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Creating and Governing an Integrated Market for Retail Banking Services in Europe

A Conceptual-Empirical Study of the Role of Regulation in Promoting a Single Euro Payments Area

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Matthäus Markus Sielecki

The creation of the Economic and Monetary Union (EMU) has accelerated the harmonization process of regulation and governance in Europe. However, the integration of fragmented retail banking markets still represents a difficult task for regulators. This book investigates the role of EU policy in creating a single market, addressing explicitly questions on the choice of policy measures to overcome barriers to integration persistent in these markets. Based on an analysis of different regulatory theories, the author develops a conceptual framework and illustrates its applicability to the case of the Single Euro Payments Area (SEPA) initiative. The fact that a single market has not yet evolved is less a sign of market or coordination failures than of government failures. The author concludes that, despite the political resistance from national interest groups, regulatory barriers need to be removed first to provide a level playing field for banks and a safe legal environment for consumers.

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E Harmonization of retail payments and the case of SEPA 133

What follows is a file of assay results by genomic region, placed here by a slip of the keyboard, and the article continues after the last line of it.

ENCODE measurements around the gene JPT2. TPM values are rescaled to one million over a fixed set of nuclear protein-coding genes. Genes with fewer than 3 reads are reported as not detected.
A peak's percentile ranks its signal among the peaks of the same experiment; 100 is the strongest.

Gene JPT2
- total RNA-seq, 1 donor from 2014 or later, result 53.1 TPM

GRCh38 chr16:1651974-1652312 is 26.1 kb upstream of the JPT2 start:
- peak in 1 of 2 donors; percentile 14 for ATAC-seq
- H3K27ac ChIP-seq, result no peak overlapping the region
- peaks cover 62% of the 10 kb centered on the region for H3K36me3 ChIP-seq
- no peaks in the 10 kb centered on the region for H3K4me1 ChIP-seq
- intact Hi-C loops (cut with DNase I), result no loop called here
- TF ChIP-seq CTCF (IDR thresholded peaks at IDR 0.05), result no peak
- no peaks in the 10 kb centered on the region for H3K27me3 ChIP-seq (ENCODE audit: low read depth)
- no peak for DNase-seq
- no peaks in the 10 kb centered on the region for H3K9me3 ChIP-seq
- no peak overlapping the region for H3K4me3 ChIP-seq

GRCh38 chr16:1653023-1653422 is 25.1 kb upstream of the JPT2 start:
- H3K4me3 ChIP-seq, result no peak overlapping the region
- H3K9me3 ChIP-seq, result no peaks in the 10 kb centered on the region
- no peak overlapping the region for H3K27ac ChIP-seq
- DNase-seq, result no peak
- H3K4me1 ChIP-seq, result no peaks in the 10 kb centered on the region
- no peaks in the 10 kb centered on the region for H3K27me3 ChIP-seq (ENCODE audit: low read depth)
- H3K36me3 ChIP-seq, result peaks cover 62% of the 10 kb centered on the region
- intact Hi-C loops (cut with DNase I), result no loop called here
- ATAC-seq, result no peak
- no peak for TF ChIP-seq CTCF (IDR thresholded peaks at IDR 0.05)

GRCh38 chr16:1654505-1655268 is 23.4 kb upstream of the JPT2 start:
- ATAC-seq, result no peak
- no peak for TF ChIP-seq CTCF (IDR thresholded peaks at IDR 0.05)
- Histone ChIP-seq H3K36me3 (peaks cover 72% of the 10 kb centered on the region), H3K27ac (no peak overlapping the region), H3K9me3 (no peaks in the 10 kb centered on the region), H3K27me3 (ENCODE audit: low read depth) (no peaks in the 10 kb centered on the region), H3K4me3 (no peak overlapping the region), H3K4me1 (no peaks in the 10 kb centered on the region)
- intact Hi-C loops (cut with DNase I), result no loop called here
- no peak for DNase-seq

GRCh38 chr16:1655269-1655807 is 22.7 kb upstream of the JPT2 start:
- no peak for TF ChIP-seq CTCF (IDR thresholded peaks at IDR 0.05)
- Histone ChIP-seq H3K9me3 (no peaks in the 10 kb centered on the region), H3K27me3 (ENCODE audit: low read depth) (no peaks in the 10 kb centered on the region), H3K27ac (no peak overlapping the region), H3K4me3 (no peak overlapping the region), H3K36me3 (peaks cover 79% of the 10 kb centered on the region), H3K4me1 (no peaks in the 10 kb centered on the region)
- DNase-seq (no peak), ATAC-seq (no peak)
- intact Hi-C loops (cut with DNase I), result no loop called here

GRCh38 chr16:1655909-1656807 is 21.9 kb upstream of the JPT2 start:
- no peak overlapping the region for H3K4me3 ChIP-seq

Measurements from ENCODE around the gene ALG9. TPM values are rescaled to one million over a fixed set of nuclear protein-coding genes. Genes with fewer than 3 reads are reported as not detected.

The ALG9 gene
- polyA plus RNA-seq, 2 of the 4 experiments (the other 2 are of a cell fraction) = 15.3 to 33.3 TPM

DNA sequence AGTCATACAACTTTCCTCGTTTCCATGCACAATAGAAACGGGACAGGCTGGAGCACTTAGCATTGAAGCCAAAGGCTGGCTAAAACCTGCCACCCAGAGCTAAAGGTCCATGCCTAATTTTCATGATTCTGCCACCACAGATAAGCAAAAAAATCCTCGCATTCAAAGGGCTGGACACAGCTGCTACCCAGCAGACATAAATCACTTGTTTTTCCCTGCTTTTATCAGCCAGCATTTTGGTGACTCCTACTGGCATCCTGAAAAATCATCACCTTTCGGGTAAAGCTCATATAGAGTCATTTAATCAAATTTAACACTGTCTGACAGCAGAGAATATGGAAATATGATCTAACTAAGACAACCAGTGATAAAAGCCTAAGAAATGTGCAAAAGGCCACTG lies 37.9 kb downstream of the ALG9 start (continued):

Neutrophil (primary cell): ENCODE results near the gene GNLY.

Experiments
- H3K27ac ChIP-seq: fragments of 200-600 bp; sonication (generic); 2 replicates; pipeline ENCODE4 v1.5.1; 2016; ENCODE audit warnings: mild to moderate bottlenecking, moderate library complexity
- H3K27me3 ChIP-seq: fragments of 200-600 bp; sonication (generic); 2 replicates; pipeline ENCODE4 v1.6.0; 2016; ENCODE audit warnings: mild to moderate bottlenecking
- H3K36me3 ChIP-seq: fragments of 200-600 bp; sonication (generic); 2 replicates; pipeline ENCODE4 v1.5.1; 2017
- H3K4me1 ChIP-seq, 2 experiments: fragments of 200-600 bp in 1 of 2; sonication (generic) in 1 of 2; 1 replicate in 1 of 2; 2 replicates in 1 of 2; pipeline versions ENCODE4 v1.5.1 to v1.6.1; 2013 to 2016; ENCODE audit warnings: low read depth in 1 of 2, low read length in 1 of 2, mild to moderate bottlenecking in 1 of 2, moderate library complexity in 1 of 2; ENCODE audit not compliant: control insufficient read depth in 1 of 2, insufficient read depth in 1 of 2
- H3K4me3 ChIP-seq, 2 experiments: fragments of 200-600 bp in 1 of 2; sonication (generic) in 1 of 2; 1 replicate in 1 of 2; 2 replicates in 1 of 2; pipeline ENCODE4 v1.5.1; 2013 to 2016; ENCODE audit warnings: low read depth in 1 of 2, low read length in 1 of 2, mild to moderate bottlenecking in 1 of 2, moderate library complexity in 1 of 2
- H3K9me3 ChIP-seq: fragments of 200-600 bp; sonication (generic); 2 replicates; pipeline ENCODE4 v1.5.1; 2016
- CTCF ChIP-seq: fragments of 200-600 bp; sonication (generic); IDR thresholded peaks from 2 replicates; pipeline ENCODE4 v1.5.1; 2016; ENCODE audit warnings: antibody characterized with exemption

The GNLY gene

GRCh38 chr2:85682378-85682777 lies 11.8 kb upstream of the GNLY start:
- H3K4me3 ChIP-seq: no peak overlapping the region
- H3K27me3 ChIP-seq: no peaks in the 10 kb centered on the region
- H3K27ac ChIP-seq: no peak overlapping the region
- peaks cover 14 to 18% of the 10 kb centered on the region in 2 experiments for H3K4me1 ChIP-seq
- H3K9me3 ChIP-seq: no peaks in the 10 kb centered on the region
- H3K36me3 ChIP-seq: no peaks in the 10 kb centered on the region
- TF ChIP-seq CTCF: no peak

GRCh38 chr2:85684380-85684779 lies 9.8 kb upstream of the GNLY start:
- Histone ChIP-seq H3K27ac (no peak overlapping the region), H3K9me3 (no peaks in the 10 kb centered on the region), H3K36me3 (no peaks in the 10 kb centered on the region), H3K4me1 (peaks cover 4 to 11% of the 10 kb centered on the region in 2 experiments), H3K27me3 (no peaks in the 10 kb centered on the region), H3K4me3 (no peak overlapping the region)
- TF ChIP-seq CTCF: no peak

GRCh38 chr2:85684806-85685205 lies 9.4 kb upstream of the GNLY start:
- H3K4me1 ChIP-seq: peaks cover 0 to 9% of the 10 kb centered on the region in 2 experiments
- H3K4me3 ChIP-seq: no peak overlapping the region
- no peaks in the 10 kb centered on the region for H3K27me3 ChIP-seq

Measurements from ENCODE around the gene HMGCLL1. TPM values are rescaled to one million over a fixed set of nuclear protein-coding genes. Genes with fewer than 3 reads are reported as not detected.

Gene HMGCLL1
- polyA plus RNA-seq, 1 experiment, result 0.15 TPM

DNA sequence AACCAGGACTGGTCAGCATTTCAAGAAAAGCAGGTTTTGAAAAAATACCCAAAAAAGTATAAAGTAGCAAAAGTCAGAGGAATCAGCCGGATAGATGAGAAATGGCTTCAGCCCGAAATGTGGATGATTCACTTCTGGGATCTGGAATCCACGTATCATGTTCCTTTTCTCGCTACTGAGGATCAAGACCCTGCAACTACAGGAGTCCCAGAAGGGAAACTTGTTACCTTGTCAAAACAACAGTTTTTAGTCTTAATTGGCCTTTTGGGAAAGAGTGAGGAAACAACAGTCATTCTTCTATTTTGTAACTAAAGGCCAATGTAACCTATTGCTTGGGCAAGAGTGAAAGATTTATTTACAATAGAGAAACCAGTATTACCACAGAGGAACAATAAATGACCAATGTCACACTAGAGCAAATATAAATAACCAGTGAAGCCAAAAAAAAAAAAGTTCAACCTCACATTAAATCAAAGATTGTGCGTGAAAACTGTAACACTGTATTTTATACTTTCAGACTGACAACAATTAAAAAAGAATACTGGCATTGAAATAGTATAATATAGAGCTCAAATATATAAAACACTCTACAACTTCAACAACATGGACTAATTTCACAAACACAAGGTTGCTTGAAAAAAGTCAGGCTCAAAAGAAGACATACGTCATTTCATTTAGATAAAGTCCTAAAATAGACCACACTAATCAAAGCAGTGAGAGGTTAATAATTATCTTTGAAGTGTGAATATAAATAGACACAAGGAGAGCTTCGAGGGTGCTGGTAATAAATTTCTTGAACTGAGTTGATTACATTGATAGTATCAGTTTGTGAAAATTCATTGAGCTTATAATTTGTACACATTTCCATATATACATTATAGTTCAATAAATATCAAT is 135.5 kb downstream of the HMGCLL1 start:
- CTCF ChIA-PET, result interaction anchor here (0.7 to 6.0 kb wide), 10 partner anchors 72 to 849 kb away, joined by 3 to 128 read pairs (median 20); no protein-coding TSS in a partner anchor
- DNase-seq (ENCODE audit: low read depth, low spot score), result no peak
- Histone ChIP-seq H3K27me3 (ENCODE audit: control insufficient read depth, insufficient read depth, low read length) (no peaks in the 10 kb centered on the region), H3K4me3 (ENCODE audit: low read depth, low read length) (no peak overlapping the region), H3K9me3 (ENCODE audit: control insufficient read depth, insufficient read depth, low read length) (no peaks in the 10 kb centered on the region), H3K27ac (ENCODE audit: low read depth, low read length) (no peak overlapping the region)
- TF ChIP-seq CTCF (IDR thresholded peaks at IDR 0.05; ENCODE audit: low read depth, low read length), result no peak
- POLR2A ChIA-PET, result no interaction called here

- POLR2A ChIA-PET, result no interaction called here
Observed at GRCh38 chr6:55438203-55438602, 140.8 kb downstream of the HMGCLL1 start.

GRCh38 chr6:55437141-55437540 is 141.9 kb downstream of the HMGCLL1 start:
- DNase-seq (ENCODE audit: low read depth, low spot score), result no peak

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133 E Harmonization of retail payments and the case of SEPA 1. Relevance for retail banking integration This chapter provides an illustrative application of the conceptual model for as- sessing the benefits of EU banking regulation. It focuses on the European retail payment market, a submarket of the overall retail banking market, and on the Single Euro Payments Area (SEPA) initiative, which emerged as banking indus- try-led response to the EU price regulation in 2003. While the operation of pay- ments systems has increasingly gained public and academic attention, the focus remained on systemic risk and efficiency issues of large-value, interbank pay- ment systems.76 Systemic risk arises because the insolvency of a major partici- pant in a payment system may impose costs on other participants through a loss of liquidity or, in an extreme example, a collapse of the system itself. In this re- gard, the payment system’s public good characteristics have been the basis of any case for public policy intervention in payment systems (Ganguly & Milne, 2002, p. 2). There is a very small amount of literature available on retail pay- ment systems as a network industry, where in particular the competition- cooperation nexus and respective policy implications are analyzed (see, for ex- ample, Kemppainen, 2004a; McAndrews & Rob, 1996). However, even less ac- ademic attention has been paid to the economic and political justification of reg- ulation and public policy intervention in order to create a single market for retail payments. Recent developments in the European integration process have...

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